And Brandon Marshall… you complete me. I never saw Don Maynard because I wasn’t born yet, but Marshall’s the best Jets receiver of my lifetime. At least he’s having the best season of any Jets receiver of my life. He’s been so clutch, and so huge, in so many games.

The Jets defense also was fantastic, though to be fair, I think the Patriots were down to the kids from “Lucas” on the offensive line and at wideout by the end. Brady is just so fricken good, he almost pulled out a win anyway.

Ah, so much fun to beat the Pats. Now the Jets have set me up for the ultimate heartbreak: Having to beat Rex Ryan and Buffalo next week to get in. Bills, nothing to play for, Rex desperately wanting to beat his old team, Jets in a great spot… what could possibly go wrong?

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**Next up, I’ve been reading and hearing over the last few weeks about how fantastic Aziz Ansari’s new Netflix comedy, “Master of None” was. I’ve seen it on a bunch of “Top 10 shows of the year” lists, my favorite TV critic Alan Sepinwall had raved about it, and word of mouth about it was great.

Still, I wasn’t a big fan of Ansari or “Parks and Rec,” his last show, so I didn’t immediately watch.

Big mistake. The wife and I have been binge-watching it this weekend and it’s absolutely terrific. We’ve seen eight episodes (of 10) and it’s getting better and better.

The show, ostensibly, is just about a single man (Ansari) in his 30’s, working as an actor, hanging out with his friends, and having adventures both in dating and professionally. But it’s much more than that.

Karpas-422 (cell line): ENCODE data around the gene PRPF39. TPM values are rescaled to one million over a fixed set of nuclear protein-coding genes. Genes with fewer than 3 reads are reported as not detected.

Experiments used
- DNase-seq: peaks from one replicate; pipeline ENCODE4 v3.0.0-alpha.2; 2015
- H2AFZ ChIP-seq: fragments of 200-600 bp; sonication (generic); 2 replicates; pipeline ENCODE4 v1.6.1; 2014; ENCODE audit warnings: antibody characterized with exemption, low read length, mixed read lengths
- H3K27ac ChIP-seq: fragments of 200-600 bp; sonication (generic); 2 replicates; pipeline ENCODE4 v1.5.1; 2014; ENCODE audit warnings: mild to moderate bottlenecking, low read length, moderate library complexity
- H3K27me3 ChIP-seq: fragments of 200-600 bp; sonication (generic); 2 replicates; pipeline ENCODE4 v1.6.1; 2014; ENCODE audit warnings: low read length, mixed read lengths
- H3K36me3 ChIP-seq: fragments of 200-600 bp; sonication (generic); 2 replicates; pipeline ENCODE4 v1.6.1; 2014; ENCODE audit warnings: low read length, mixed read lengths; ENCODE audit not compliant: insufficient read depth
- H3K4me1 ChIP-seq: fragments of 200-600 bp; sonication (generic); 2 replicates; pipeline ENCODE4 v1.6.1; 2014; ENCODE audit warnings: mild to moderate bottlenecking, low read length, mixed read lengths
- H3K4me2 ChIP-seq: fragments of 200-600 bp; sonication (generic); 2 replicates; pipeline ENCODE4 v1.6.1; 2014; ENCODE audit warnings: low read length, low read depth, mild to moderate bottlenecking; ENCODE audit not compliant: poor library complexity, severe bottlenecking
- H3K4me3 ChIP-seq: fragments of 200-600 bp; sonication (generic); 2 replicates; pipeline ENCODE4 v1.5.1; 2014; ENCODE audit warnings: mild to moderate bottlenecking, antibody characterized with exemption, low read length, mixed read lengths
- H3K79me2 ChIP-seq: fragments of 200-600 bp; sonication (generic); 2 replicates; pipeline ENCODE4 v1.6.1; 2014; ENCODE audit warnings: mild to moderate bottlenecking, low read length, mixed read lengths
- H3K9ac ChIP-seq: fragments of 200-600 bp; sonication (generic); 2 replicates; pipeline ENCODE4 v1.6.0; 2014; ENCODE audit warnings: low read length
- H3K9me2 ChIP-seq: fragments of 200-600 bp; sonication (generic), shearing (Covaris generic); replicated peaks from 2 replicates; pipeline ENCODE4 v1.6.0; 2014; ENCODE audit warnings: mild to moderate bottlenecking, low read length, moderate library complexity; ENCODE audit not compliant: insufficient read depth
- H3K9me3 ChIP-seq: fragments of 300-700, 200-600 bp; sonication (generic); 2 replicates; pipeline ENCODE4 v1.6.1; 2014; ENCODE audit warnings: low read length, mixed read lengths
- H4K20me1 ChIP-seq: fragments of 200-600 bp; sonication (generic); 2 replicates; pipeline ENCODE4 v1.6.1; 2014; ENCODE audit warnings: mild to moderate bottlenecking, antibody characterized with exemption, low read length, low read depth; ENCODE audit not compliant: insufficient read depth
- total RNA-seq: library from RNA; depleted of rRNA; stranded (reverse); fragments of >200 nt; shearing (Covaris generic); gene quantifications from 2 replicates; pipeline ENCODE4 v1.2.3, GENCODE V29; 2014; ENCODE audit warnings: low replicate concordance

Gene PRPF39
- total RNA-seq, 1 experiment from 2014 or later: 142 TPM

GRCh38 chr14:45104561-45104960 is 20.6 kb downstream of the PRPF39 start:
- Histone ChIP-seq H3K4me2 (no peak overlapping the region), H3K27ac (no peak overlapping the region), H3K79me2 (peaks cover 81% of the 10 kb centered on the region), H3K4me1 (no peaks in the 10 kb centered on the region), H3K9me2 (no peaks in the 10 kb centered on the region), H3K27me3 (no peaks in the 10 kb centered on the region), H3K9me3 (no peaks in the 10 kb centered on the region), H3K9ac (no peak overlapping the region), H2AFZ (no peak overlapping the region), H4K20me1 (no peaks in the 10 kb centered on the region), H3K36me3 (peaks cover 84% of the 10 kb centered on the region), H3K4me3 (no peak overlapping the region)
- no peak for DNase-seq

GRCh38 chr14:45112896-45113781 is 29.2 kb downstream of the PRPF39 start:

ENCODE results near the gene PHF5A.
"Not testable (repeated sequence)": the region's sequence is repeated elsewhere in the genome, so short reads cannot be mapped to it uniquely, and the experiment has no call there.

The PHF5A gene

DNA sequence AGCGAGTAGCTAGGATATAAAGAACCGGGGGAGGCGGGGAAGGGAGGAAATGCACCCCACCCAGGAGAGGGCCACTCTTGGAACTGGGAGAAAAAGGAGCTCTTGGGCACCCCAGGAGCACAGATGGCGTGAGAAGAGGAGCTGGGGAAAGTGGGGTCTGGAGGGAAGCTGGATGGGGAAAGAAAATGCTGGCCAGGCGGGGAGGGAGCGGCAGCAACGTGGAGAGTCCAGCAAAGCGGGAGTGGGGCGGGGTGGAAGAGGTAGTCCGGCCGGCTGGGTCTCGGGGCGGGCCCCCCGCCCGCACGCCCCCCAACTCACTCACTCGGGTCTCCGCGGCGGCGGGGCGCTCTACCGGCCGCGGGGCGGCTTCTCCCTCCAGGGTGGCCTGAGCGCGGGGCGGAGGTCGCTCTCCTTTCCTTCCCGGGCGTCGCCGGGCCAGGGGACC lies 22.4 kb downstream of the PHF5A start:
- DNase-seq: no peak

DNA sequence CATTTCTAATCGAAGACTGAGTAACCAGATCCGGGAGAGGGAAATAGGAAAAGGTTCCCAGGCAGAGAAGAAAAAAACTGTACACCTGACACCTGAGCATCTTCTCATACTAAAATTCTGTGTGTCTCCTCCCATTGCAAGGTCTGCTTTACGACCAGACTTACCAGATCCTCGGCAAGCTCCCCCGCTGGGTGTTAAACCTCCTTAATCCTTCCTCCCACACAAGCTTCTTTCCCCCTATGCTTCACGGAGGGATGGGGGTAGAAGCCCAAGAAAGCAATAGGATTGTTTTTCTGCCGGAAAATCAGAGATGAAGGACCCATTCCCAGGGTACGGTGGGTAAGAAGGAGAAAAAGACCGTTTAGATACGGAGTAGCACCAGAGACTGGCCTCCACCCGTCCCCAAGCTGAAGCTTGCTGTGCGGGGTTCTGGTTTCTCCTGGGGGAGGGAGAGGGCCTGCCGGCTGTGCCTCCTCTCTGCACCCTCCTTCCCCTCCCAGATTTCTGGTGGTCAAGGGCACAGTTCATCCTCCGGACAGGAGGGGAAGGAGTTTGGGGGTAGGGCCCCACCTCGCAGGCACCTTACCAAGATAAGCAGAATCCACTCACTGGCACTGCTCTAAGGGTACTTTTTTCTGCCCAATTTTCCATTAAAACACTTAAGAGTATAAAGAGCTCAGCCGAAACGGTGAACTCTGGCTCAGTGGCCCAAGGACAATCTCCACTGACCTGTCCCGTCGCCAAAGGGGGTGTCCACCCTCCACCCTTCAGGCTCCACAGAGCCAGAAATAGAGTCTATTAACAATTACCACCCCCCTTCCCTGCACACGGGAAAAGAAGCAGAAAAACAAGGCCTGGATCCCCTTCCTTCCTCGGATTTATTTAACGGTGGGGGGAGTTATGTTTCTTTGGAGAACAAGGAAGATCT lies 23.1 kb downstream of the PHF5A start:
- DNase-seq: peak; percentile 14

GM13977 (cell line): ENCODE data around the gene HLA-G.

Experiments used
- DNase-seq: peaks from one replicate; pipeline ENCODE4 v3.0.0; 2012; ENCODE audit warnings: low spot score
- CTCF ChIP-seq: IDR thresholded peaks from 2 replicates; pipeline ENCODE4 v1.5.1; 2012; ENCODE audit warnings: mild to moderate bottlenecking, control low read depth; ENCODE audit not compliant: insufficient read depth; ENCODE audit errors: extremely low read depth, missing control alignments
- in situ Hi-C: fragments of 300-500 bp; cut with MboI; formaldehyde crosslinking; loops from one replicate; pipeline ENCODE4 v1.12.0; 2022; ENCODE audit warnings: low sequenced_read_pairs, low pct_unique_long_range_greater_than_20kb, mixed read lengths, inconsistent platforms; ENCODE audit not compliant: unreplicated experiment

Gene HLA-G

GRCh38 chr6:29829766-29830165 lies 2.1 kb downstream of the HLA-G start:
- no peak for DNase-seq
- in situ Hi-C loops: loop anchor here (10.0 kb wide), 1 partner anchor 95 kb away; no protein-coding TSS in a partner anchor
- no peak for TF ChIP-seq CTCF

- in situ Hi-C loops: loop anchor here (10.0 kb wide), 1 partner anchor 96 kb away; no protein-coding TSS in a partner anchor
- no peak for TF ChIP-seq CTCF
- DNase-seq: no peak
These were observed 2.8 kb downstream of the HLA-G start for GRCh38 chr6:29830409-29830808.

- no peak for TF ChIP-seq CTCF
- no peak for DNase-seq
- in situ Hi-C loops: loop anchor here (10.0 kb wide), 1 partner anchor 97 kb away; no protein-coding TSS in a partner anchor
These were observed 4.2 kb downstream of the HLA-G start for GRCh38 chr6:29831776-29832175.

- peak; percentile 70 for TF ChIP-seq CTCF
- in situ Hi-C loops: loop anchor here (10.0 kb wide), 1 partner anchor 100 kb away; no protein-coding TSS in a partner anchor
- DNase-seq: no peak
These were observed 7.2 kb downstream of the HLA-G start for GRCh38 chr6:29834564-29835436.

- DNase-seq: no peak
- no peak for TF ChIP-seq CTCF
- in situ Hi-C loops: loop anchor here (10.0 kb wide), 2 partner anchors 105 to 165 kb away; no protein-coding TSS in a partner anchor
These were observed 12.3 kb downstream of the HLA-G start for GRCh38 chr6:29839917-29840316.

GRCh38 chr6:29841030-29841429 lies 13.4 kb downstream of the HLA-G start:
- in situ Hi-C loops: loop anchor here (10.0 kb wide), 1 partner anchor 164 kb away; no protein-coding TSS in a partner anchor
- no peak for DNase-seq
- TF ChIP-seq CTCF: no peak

The writing is sharp and real; the chemistry among the actors (none of whom besides Ansari are famous) is terrific, and the stories told are fascinating.

One episode has Ansari’s character, Dev, vying with another Indian actor for a role in a TV show, since “you’re only allowed one Indian per show.” Another hilarious episode has Dev and his Asian friend Kevin trying to repay their parents for giving them a great new life in America by learning about their journeys.
And maybe the best storyline so far involves Claire Danes and Noah Emmerich in guest-starring roles, playing comedy so well.

It’s the rare show that treats its audience as intelligent adults; the relationships seem real, the dialogue is really funny, and it’s just a great, great show.

Can’t wait to watch the last two episodes; this is definitely a show you should check out.

**Finally today, I’m a few weeks late on this but just got around to reading it this weekend, and it’s brave and powerful and fabulous so I wanted to share it. Alisson Wood wrote this in the New York Times Week in Review a few weeks ago, about the time she was a college student, working as a waitress in a diner, and was raped by her boss, a manager at the restaurant.

The headline “Get home safe,” my rapist said” doesn’t grab you, nothing will. After committing his sexual assault in his office, Alisson’s boss helped her into her car, then followed her home.

It took years for her to come to terms with what happened, and her essay brings forth all her emotions. It’s difficult, important writing, and it’s done very well.

Rapists come in all shapes, sizes and demeanors; the stereotypes are often very wrong.

It’s a terrific essay and I highly urge you to read it.

A movie I’ve seen WAY too many times: Brady slays my Jets. How many tragedies can Oklahoma St. endure? And a beautiful profile of master NPR interviewer Terry Gross